What is the Difference Between UNION and UNION ALL?
Data and databases are foundational aspects of the modern world, particularly in business. Organizing large bodies of data and rendering it intuitively retrievable has, for that reason, been an ongoing process within the programming community. No two databases are quite alike, as the data they house inherently differ, as does the data’s intended purpose. Nevertheless, managing large volumes of information amounts to complex work of an ongoing nature. Doing so requires a strong knowledge of the material being organized, a clear understanding as to how that material will eventually be employed, and a powerfully programmed language with which to realize said organization and employment.
Fostering Database Interconnection
Financial records, applicant information, polling results, demographic figures – these are but a few of the types of data which various firms and official operations are required to accurately store, safely retain, and ultimately access when necessary. The sheer diversity of information categories in play suggests that a dynamic approach to this process is plainly necessary. And what about the ways in which distinctive bodies of aggregated data interconnect with one another? As it happens, there exist decades’ old practical applications and functional theories as to how this interconnection should best be governed. These led to the rise of programming languages formulated with the express intent of streamlined database management.
Perfecting the Database Language
Refining the language of database management has, for years, been the charter of skilled programmers. Among the earliest and most enduring of results to stem from that charter was the advent of Structured Query Language (or SQL). SQL was engineered with relational data stream management systems in mind and has been indispensable within that field since its inception. Like all of the most durable and omnipresent of programming languages, SQL is characterized by intuitive usage and an accessible underlying concept. Put simply, it works…and well. Storing, manipulating, and retrieving data are vital functions in the Digital Age, all of which are highly manageable within the SQL linguistic framework.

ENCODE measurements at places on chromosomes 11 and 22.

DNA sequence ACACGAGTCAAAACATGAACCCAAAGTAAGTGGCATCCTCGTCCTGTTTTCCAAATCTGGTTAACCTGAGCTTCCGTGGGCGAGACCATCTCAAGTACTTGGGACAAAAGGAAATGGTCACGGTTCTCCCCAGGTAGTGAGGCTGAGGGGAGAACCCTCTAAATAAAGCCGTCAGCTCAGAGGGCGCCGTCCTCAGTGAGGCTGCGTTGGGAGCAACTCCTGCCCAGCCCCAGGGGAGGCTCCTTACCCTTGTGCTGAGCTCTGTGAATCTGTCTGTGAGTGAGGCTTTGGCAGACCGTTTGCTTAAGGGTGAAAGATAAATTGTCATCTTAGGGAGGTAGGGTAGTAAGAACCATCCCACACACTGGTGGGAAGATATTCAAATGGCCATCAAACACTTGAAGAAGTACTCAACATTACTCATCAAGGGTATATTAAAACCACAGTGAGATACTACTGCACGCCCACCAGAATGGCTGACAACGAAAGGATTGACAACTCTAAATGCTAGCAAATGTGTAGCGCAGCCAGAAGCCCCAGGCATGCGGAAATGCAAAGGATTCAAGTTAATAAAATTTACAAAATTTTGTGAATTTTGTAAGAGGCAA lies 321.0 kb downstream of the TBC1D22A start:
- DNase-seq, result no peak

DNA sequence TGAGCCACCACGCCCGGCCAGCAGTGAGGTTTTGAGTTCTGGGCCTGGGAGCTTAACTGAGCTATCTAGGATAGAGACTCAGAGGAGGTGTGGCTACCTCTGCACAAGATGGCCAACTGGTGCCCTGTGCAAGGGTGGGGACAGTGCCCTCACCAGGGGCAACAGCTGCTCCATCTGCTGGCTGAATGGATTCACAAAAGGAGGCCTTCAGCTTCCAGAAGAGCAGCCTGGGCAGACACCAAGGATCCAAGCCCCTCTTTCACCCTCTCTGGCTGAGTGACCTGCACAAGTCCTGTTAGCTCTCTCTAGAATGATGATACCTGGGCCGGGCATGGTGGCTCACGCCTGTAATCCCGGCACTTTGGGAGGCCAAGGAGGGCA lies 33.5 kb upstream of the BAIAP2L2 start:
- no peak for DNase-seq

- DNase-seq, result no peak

SQL can render sizable bodies of data retrievable without requiring unique coding for that purpose. The interface allows for cross-medium engagement with various databases applications and configurations. It is an accessible language used by companies and individuals across the computing and business spectrum for the increasingly important work of database management, and it is generally well-received in the Information Technology industry.
Effective Organization of Data-Sets and Fields
HR directors, sales leaders, and finance professionals have benefited tremendously from the presence of SQL software within their IT arsenals, and for the obvious reason that the industries in which they operate require the joining of disconnected data-sets for reasons of reporting and analysis. And while SQL certainly goes a long way towards rendering such data retrievable, the user must nevertheless know what information they need, what they can do without, and how their reports should be rendered. For its part, SQL provides the end-user with various concatenation options, which is programmer-speak for ways of joining together data fields and/or sets as necessity dictates.
Which brings us to the topic of SQL UNION vs UNION ALL.
Data administrators, CIOs, and IT-focused professionals of many sorts will frequently find it necessary to merge data from separate sources. As simple as that process may sound, it is in fact rather complex. Even when the effort is undertaken via SQL, the data-sets being joined must bear some resemblance to one another in terms of coding format for the process to be successful. They must, in other words, be structurally compatible tables. From there, it is a matter determining whether the UNION or UNION ALL command is appropriate for your data merging situation.
Correctly Utilizing UNION and UNION ALL Operators
As a database management software program, SQL is specifically geared towards combining data-sets. However, data often overlaps between one information aggregate and another. That much is to be expected. Where the UNION ALL vs UNION topic comes into play is in determining whether redundant data should be de-duplicated when generating a combined report. For certain reporting functions, redundancy may present a significant problem by creating confusion of one sort or another. In others, redundant data might be easily absorbed into and accounted for in the final report.
The Fundamental UNION/UNION ALL Distinction
If the aim is to eliminate redundant data, the SQL UNION command is necessary. This essentially applies the SELECT DISTINCT statement to the combined data-sets, thereby removing duplicate data entries.
Alternately, the UNION ALL operator joins two or more data-sets without performing the work of de-duplication. The finished result is combined data which may be populated with entry duplicates. This is a less intensive merging process, as sets/tables are simply merged regardless of overlapping data.
If the data-sets being merged are mostly or entirely distinctive in terms of the information they house, the SQL UNION ALL operator is almost certainly ideal. But where significant information overlap exists, it may be necessary to apply the UNION alternative to avoid potential misinterpretations in the reporting.